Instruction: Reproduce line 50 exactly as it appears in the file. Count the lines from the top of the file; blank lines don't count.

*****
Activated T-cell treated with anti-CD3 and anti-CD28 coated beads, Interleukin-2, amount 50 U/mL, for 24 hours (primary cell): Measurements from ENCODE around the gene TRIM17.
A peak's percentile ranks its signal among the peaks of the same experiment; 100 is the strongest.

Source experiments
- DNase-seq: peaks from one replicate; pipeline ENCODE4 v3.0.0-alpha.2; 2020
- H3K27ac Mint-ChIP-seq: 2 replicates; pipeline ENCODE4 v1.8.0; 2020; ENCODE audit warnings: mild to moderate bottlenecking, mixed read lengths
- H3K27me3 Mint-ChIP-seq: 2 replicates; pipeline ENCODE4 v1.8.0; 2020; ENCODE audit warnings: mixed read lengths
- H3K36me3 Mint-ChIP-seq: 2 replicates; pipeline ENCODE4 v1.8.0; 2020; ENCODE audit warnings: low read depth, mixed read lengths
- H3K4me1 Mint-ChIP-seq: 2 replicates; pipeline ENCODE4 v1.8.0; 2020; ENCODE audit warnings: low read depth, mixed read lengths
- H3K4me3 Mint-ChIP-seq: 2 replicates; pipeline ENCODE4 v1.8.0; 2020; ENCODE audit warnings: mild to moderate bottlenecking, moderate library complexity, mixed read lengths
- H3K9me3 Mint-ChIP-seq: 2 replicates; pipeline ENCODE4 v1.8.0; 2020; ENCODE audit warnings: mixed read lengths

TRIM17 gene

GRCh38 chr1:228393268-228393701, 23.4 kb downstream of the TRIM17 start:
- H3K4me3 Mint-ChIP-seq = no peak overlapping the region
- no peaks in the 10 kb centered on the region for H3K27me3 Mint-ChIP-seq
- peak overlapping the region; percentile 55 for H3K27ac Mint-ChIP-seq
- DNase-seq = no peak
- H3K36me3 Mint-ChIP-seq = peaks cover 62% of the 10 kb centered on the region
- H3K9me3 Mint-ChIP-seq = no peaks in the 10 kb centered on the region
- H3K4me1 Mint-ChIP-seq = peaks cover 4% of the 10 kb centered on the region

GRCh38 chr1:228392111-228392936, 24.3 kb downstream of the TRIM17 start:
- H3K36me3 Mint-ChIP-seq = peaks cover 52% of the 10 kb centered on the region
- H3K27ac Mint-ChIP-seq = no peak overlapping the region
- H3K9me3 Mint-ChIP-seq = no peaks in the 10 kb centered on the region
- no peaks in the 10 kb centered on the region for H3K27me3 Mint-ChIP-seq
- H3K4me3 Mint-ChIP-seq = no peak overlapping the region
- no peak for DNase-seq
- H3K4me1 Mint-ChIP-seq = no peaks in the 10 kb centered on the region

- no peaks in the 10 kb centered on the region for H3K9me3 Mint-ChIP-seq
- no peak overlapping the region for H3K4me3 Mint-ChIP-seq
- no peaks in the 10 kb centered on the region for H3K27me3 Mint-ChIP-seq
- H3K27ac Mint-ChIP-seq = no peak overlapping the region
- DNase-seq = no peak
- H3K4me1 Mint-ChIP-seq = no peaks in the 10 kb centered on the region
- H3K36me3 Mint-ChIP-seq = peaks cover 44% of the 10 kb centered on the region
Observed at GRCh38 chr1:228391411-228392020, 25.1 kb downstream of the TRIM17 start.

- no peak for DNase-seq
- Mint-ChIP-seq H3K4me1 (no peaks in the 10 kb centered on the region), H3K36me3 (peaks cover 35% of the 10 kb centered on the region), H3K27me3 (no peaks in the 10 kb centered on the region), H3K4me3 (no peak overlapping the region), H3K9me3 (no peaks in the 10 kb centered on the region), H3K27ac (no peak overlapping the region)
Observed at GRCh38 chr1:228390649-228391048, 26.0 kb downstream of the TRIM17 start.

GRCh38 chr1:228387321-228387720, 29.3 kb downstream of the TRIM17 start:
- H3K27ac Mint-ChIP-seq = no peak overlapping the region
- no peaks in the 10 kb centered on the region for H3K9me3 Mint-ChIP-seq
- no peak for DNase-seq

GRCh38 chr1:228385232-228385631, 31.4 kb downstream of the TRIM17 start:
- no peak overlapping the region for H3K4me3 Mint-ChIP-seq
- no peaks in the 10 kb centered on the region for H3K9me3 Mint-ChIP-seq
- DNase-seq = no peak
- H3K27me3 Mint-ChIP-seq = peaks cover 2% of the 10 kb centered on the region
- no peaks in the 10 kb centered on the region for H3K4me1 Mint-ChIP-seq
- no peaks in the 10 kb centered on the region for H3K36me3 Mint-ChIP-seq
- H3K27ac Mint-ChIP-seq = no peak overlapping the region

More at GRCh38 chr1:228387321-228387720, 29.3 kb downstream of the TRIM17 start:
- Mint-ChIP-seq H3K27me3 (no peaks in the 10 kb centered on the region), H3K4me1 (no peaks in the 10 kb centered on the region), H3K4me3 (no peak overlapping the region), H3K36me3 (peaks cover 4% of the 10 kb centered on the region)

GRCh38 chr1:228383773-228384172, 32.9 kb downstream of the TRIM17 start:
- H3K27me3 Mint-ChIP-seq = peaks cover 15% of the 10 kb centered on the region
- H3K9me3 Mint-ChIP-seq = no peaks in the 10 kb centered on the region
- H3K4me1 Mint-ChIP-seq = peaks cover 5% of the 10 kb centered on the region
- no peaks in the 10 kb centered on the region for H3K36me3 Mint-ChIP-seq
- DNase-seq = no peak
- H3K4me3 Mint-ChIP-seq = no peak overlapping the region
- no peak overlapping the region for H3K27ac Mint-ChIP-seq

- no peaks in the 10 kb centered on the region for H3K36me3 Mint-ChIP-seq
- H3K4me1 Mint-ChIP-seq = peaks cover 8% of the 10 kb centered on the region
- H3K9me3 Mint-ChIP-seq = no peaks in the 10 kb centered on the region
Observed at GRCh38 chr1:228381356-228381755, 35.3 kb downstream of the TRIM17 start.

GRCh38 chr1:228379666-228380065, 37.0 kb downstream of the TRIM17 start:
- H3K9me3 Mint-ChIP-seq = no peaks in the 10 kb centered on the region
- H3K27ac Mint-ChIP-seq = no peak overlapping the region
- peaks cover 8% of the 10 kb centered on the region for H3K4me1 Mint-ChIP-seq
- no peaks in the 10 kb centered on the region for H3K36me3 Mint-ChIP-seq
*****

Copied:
- H3K27ac Mint-ChIP-seq = no peak overlapping the region